When prisoners go on a hunger strike, their experience of self-starvation focuses attention on prison conditions, or the reasons they are being detained. Prison authorities often try to limit information about hunger strikes, denying they are happening at all, minimizing the number of strikers and the duration of their protest, and even claiming that prisoners are eating surreptitiously by consuming food hidden in their cells.

When media reports thrust the experience of hunger striking into the public eye, the news can pressure the government to curb abusive treatment, improve conditions in the short term, ease communication or grant prisoner release. Strikers’ allies and supporters communicate the injustices through demonstrations, picketing, placards and banners. They also express solidarity with the strikers experiences through public sympathy fasts.

Governments fear that public protests can escalate into political upheaval and insurrection. Protests shift the terms of public debate away from the state’s justifications for imprisonment and secrecy, and toward concerns for justice.


Singular figures

Most hunger strikers survive – and often remain in prison. That is what Mandela and his fellow inmates did in 1966, and what Navalny did in Russia in 2021.

Even before his strike, Navalny was famous as an outspoken opponent of Russian President Vladimir Putin. Navalny barely survived an assassination attempt with life-saving treatment in Germany, and was arrested upon his return to Russia. His strike continued his years-long effort to call attention to abuses of power in the Russian government.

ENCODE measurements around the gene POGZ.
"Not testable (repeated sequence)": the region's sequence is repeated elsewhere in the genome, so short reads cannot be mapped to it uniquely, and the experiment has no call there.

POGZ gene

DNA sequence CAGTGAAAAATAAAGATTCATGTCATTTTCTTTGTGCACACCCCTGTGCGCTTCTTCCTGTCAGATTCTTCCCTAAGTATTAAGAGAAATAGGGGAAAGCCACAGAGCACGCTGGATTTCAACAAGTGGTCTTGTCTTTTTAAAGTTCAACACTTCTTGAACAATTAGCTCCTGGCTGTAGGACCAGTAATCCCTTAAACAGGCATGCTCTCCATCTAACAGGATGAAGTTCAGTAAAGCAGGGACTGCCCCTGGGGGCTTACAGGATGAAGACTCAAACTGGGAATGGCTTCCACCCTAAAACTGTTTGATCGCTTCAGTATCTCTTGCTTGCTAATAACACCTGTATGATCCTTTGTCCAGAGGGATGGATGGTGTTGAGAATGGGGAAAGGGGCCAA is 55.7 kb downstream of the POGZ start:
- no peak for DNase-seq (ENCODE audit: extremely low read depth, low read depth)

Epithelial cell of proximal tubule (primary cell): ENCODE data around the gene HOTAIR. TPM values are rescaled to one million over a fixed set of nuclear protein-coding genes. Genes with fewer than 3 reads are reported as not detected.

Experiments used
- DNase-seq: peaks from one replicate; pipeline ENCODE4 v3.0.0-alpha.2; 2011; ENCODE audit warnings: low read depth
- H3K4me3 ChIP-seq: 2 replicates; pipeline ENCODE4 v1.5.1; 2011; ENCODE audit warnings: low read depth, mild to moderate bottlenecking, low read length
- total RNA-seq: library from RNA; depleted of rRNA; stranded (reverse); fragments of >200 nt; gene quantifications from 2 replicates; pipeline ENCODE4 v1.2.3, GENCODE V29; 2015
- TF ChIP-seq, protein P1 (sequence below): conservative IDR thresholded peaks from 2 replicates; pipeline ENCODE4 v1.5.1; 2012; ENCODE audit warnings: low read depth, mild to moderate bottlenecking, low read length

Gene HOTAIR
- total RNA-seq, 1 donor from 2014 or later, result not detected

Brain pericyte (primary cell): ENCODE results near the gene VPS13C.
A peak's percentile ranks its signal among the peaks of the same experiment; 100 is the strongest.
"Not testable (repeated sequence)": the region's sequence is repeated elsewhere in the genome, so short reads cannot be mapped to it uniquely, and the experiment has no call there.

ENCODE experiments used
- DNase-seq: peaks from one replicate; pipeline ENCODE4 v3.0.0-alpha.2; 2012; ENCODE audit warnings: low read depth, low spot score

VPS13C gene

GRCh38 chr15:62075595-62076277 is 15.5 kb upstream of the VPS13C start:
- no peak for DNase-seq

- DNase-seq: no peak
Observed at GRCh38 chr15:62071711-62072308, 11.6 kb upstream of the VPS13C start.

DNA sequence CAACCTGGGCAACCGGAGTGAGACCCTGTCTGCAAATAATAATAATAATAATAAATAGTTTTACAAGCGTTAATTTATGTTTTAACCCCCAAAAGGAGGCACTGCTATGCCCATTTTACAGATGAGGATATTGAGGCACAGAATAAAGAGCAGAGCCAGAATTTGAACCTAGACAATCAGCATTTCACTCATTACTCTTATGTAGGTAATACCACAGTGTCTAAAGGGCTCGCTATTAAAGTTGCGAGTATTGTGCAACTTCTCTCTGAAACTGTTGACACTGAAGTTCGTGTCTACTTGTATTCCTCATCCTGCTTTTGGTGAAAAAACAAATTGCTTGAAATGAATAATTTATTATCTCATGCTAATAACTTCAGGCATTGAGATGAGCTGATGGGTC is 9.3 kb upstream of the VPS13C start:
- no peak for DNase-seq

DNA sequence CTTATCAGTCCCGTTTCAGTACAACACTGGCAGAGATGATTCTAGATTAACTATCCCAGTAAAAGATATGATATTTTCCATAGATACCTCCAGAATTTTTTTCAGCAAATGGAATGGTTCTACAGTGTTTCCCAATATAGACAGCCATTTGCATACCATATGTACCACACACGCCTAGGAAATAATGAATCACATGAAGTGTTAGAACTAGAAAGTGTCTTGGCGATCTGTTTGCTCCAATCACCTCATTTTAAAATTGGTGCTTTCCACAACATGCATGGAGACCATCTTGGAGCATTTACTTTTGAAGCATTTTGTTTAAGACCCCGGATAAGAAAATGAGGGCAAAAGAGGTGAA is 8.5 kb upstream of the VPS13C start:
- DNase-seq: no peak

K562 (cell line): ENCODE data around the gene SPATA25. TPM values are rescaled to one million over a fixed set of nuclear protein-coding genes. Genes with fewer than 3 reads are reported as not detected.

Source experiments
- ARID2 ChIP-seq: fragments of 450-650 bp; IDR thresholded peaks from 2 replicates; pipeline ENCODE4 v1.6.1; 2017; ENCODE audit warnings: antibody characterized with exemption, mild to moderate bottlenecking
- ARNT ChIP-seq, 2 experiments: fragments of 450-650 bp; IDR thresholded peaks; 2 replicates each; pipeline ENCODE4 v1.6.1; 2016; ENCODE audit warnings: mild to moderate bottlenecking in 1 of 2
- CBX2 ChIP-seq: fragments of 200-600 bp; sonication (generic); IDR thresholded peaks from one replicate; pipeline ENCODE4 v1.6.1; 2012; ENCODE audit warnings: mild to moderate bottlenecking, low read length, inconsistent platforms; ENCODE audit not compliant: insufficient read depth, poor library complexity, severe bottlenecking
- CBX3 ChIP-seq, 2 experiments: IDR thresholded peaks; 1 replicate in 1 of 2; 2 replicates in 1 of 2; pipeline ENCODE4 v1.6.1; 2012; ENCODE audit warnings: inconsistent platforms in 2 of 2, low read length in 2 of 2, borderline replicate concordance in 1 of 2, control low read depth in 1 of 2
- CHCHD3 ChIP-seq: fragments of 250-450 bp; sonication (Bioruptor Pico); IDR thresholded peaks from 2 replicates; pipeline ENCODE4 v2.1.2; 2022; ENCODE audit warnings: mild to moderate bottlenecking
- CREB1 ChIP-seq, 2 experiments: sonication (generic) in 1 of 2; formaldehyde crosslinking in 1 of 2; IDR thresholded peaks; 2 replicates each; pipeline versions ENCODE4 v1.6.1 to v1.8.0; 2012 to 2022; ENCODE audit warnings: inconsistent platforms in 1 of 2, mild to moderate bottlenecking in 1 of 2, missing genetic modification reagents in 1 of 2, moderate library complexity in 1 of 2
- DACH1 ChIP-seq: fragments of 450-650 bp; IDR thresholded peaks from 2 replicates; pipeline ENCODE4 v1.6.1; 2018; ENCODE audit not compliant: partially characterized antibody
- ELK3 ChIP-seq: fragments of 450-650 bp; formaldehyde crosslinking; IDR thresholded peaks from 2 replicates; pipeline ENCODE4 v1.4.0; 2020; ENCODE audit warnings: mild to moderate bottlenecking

Abu Hawash, by contrast, was not widely known beyond his own community until his hunger strike was publicized globally. But he was not alone.

In October 2021, 250 Palestinian detainees went on hunger strike to protest their removal to solitary confinement. Some prisoners refused food for short periods, from 48 hours to five days.

But others struck for longer, heightening alarm among guards, physicians and family members – as well as political leaders. Over the years, Palestinian detainees’ hunger strikes have triggered street protests in West Bank and Gaza, and focused worldwide media attention on Israel’s use of detention without charge or trial.

In November 2021, several long-term strikers were hospitalized and released from custody after medical treatment. Abu Hawash’s moment is approaching.

[Get the best of The Conversation, every weekend. Sign up for our weekly newsletter.]

The Conversation

Nayan Shah, Professor of American Studies and Ethnicity and History, USC Dornsife College of Letters, Arts and Sciences

This article is republished from The Conversation under a Creative Commons license. Read the original article.